“If it weren’t for the fact that the TV set and the refrigerator are so far apart, some of us wouldn’t get any exercise at all.”  Joey Adams

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Morning Snow

Early this morning I stepped outside on the front porch to photograph the snowfall.

snow4The cold wind kept me close to the front door.  Snow had dusted the leaves of a Live Oak.

snow5Probably less than an inch fell, but it’s such a rare event here that it’s mesmerizing.

snow6The rays of the rising sun swept across the trees.

snow7The Chinese Pistasho had a golden glow from the sun.

snow9During the night strong winds formed small snowdrifts with shapes that reminded me of White Sands in New Mexico.

snowaIn the distance the Blue Junipers looked like Christmas trees.

snowb

snowcA snow mound formed over a flowerbed.

snowdDead leaves still clinging to a Red Oak.

snow1The side yard as seen from the back patio revealed snow on only one side of tree trunks.  Maybe it was the wind that woke me at 4 this morning.

In the foreground is a Yaupon Holly.  To the right is a bare branched Red Oak.

snow8One bush beyond the yard looked like white lace.

snowSnow on one side of the Cherry Laurel tree.

snow3More Live Oaks.

snow2Cotton ball snow on tips of Sedum Brilliant dried flowers.

snowfSnow covered Autumn Clematis, which is evergreen.

snowgNice to look at, but not drawing me out into the weather.

“Sometimes you will never know the value of a moment until it becomes a memory.” Dr. Suess

Fall Color in All Its Glory

The conditions for leaves to turn color in the fall involve the right temperatures at the right times and the right amount of rainfall at the right times.  In the fifteen years that we’ve owned the property, there has been some color, but nothing like this year.  Just spectacular.

autumncolors3This first group of pictures were taken from a state highway as we were driving home from town.  Don’t you love the quaint setting?

autumncolorsSumacs are clustered close to the shed.

autumncolors1Old buildings pose questions to me.  I wonder about the people who lived there – their joys and sorrows.  They represent someone’s life.

autumncolors2All these buildings were on an old homestead.

autumncolors4This next group of pictures were taken on our county road.  All pictures in this post were made on a cloudy misty day.

autumncolors5For a half a mile, this road is flanked by dense trees and vegetation.  It feels like driving through a tunnel of trees.

autumncolors6Not sure if the red leaves are Red Oaks (Quercus texana) or Shin Oaks (Quercus sinuata).   Shin Oaks are also known as White Oak, Scrub Oak, Scalybark Oak or Bigelow Oak.  They tend to be low growing, about 3 to 5 feet tall, and grow so densely that they become a thicket.  They are native to areas that have hard limestone.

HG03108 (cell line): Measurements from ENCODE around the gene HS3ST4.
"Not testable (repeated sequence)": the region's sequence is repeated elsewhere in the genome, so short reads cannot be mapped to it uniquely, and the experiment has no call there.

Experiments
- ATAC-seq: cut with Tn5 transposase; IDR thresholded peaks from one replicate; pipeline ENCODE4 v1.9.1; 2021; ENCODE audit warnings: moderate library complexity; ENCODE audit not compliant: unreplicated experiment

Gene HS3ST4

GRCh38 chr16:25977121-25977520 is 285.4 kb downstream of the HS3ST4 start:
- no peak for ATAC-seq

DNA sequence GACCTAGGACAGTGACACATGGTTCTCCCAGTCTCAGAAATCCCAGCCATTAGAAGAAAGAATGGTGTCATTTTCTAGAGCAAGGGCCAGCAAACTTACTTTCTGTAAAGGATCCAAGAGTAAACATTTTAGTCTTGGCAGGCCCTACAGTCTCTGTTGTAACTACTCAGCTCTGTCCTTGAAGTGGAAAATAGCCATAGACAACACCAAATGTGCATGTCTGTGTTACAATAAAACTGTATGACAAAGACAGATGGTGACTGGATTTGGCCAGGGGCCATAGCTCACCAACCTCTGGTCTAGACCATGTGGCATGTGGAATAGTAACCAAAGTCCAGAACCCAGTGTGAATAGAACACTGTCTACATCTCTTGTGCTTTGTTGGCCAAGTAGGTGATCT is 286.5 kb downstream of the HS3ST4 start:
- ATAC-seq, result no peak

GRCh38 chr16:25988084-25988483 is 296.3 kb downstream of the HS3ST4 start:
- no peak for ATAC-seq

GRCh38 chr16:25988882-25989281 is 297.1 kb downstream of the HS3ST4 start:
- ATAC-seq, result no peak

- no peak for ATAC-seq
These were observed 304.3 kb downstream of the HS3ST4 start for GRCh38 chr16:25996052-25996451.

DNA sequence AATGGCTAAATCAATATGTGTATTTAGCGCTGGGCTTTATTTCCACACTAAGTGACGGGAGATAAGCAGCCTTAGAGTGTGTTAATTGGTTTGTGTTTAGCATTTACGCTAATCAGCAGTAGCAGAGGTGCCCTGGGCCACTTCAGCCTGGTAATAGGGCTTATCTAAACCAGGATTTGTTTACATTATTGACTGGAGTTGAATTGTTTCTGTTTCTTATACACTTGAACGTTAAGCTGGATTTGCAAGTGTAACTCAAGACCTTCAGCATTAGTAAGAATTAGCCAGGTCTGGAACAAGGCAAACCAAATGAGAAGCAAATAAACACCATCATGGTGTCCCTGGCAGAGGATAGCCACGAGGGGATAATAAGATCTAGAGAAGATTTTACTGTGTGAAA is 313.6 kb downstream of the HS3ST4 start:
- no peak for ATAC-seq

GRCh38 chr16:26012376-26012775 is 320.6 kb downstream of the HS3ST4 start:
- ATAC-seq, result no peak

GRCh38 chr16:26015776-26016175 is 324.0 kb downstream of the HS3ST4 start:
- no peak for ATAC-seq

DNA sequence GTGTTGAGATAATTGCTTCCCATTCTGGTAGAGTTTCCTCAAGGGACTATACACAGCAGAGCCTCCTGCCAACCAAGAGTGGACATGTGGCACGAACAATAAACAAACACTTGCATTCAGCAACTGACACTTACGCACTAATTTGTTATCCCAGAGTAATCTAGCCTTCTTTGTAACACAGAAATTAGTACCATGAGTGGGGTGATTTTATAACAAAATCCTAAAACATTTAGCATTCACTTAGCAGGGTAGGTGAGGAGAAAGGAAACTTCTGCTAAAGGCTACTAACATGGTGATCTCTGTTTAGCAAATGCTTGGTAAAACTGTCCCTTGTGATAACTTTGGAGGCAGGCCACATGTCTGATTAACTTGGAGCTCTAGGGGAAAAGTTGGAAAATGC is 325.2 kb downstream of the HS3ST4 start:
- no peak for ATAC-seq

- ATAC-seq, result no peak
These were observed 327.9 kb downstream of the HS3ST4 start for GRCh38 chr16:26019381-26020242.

autumncolors8

autumncolorsaShiny from the moisture in the air.

autumncolorscThe thin yellow leaves are Prairie Sumacs (Rhus lanceolata) with clusters of berries that the birds love.  They turn red first and fade into this paler color.

autumncolorsdThe trees thin out on this part of the road, partly because they have been cleared by county crews.  I think these are both Red Oaks.

It seems like the colors deepen and change daily or least weekly.

autumncolorseNow we are a mile from our gate entrance.

autumncolorsf

autumncolorsmThese photos are made from our front porch.  It’s raining a little harder now.

autumncolorsh

autumncolorsiA Chinese Pistache (Pistachia chinensis) in the yard is framed by a native Live Oak.

autumncolorsrIn the distance is a Lombardy Poplar tree in front of a stone cabin on our property.  We use it for extra guest space.  Poplars always seem old fashioned to me – probably because as a child I saw them on farms of relatives.  This tree was here when we bought the property.

autumncolorsjThe best view is from the back porch.  There are several ridges all around our land.  This fence is just around our house and barn to keep out cows and deer.  But everything shown in these photos is on our property.

autumncolorskA Red Oak in the side yard.  The trees in the yard are only two to ten years old.  We chose a building site on a level, raised area up from a creek because we wanted the view.  We’re so glad that we did because the creeks do rise when we get three or more inches in a day or so .

autumncolorsnThe ridge colors are more dramatic than the pictures show.

autumncolorslTo the left in the yard is a small Lacey Oak (Quercus laceyi or Quercus glaucoides).  Other common names include blue oak, canyon oak, mountain oak, smoky oak, and rock oak. Most of these common names refer to the tough conditions in central and south Texas where this species are native or are related to its blue–green foliage.

autumncolorsoThe views from inside the house let us enjoy each moment of this wonderful color.